Over time, you’re C: drive continues to be loaded with applications and other system files. And one day you may receive a message ‘You are running out of disk space on Local Disk (C).’ In such situations, the obvious answer is to delete unnecessary files and folders. But there is only so much you can do because it is C: drive and it contains the most important files.
In such cases, you’re lucky if you have unallocated space to the right of C: drive. Then you can use the extend volume functionality to add space to your C: drive. In this article, we’ll explain in detail how you can do that. But before we begin, it is important that you backup everything as you may lose data with this process.
You can create, delete or shrink existing partitions using Disk Management tool. It is a great tool to manage partitions on your computer. However, it does have certain limitations, which will be discussed later.
Extend C: drive using adjacent unallocated space
In this section, you will use the unallocated space and extend it into C: drive. To do so, follow the steps below.
- Press Windows + X and click Disk Management
- Right click on C: drive and select Extend Volume
- In the next screen, you will be given a choice to choose a required amount of space to C: drive. You can add all of the unallocated space available.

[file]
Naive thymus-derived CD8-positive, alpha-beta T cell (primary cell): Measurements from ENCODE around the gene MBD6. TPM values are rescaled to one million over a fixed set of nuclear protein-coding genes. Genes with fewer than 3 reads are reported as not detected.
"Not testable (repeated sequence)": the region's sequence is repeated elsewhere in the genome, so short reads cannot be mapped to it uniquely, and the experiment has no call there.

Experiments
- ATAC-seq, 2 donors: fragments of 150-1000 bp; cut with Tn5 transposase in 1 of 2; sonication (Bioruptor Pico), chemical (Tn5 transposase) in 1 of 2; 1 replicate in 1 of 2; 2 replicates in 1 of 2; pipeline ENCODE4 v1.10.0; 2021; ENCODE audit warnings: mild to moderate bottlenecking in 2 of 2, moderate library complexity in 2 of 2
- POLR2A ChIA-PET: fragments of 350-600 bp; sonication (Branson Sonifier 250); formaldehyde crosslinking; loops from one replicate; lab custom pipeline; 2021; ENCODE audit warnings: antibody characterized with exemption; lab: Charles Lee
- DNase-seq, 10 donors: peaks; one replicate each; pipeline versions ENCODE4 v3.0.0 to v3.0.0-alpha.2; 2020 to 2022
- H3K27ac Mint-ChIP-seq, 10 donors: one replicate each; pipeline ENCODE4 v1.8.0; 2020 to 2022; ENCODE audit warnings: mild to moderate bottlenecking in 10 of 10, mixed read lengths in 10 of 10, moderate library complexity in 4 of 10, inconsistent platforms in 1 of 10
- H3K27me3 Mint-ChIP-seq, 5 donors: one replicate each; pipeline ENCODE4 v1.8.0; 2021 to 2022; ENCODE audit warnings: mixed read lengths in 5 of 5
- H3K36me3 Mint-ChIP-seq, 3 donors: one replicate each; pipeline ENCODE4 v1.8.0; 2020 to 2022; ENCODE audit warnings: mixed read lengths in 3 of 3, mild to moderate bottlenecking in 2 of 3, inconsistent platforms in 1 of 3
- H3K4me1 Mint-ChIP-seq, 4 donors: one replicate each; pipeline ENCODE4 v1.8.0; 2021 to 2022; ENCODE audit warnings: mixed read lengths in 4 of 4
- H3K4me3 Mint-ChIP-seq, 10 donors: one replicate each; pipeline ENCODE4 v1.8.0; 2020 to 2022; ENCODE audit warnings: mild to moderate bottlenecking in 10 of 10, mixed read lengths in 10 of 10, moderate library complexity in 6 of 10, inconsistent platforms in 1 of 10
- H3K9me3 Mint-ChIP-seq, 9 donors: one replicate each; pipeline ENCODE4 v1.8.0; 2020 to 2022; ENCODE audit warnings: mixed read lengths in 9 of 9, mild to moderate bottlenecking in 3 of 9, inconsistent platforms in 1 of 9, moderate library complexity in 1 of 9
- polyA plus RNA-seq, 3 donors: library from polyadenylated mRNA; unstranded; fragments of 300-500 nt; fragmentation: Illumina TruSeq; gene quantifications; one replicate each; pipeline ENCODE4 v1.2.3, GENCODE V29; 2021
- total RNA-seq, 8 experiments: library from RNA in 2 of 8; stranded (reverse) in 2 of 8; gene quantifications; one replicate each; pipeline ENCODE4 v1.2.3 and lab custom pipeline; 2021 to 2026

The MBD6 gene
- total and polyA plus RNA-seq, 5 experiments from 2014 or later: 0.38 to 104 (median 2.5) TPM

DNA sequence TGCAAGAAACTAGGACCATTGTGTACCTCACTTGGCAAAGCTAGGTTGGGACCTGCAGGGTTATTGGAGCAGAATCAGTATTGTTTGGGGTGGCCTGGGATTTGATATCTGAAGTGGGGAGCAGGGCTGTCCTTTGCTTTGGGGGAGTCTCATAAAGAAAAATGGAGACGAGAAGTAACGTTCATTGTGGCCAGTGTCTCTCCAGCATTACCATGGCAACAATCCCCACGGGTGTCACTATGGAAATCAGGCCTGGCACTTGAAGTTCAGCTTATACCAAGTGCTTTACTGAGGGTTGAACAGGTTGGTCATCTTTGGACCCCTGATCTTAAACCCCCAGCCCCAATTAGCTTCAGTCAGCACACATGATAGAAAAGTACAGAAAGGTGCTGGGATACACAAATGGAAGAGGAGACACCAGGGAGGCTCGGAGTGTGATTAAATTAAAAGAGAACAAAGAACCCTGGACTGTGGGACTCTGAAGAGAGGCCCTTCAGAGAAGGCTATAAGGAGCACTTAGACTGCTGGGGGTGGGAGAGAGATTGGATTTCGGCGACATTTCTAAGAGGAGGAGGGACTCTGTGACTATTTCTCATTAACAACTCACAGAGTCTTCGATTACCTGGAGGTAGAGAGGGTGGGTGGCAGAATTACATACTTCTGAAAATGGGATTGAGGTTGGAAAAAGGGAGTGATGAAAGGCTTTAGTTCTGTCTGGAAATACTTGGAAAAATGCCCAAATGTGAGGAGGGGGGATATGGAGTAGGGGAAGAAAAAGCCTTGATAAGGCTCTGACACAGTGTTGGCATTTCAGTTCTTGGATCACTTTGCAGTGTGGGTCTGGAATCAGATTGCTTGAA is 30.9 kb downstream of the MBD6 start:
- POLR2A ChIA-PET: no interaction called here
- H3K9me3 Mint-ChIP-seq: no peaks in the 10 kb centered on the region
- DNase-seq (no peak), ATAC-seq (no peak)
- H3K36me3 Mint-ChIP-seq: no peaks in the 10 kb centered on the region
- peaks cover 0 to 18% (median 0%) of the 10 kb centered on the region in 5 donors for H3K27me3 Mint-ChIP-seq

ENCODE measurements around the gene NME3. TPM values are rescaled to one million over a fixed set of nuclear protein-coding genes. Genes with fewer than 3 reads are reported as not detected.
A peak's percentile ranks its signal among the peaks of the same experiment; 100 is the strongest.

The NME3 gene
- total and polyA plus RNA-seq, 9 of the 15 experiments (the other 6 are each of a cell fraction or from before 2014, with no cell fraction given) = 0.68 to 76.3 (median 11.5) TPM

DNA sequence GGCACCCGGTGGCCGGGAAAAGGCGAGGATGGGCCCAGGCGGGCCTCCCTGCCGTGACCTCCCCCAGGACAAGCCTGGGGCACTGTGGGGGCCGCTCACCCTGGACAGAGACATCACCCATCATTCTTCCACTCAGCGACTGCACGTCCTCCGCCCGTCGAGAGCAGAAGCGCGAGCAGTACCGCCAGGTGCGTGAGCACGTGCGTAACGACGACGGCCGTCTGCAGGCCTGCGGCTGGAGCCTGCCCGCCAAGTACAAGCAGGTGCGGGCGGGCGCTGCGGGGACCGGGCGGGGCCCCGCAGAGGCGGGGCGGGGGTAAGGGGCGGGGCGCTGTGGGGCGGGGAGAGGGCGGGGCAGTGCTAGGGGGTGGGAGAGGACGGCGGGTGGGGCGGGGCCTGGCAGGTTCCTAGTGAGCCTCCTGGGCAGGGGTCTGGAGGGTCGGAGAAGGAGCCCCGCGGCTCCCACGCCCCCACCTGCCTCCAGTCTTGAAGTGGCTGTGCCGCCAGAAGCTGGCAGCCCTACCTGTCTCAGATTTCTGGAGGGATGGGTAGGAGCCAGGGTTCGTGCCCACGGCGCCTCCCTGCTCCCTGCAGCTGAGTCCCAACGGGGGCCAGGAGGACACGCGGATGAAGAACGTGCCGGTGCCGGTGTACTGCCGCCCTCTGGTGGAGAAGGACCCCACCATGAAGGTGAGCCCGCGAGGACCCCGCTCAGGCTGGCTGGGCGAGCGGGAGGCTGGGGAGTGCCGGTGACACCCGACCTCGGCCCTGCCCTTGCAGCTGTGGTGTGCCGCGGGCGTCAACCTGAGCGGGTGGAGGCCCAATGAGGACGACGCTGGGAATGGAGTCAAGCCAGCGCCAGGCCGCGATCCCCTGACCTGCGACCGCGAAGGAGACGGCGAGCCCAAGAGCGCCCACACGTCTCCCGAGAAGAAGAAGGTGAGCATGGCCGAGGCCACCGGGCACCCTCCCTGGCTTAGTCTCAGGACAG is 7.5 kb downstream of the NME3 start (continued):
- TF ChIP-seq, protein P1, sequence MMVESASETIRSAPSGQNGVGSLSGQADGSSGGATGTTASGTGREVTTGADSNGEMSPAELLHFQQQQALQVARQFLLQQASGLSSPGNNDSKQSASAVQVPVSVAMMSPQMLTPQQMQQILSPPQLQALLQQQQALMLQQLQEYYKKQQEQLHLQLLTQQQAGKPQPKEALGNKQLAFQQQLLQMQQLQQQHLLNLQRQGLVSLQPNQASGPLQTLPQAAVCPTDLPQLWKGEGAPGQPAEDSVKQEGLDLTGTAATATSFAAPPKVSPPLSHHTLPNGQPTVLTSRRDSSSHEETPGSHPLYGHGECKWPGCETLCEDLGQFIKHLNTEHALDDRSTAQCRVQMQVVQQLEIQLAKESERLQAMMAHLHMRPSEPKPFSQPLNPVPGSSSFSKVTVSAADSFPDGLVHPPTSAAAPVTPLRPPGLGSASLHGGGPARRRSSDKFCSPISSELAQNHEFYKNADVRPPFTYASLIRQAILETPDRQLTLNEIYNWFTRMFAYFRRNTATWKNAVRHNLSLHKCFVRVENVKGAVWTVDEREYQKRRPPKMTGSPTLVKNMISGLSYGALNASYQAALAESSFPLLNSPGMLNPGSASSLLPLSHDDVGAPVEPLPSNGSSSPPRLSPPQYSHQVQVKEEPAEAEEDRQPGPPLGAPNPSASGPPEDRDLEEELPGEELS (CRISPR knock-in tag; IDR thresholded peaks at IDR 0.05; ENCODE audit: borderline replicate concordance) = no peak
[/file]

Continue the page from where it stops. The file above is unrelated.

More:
- Click Next to merge C: drive with available space. This will extend your C: drive as per your need. Once you have exhausted the maximum space available in unallocated space, Extend Volume option will be disabled.
Now, you have successfully extended C: drive by using unallocated space.
What if unallocated space was not adjacent to C: drive or what if there was no unallocated space?
Suppose the unallocated space was not adjacent to your C: drive, extending C: drive would not have been possible using Windows. In such cases, you have to make use of third-party partitioning tools. They are specialized partition managers which can move around partitions and extend/shrink volumes in a few clicks. And if there was no unallocated space, they would ideally shrink another volume to create unallocated space, which would then be used to extend C: drive.
As you can see, this is the limitation of Disk Management. It can only extend volumes with adjacent space to the right of it.
Disk space problems are one thing, but data loss problems are another. If you have lost data due to formatting, partitioning or corruption and you don’t have a backup in place, you’re not alone. It’s common and can happen to almost anyone. In such cases, you can use recovery programs such as Remo Recover to recover data. Refer recover files from formatted hard drive for more details.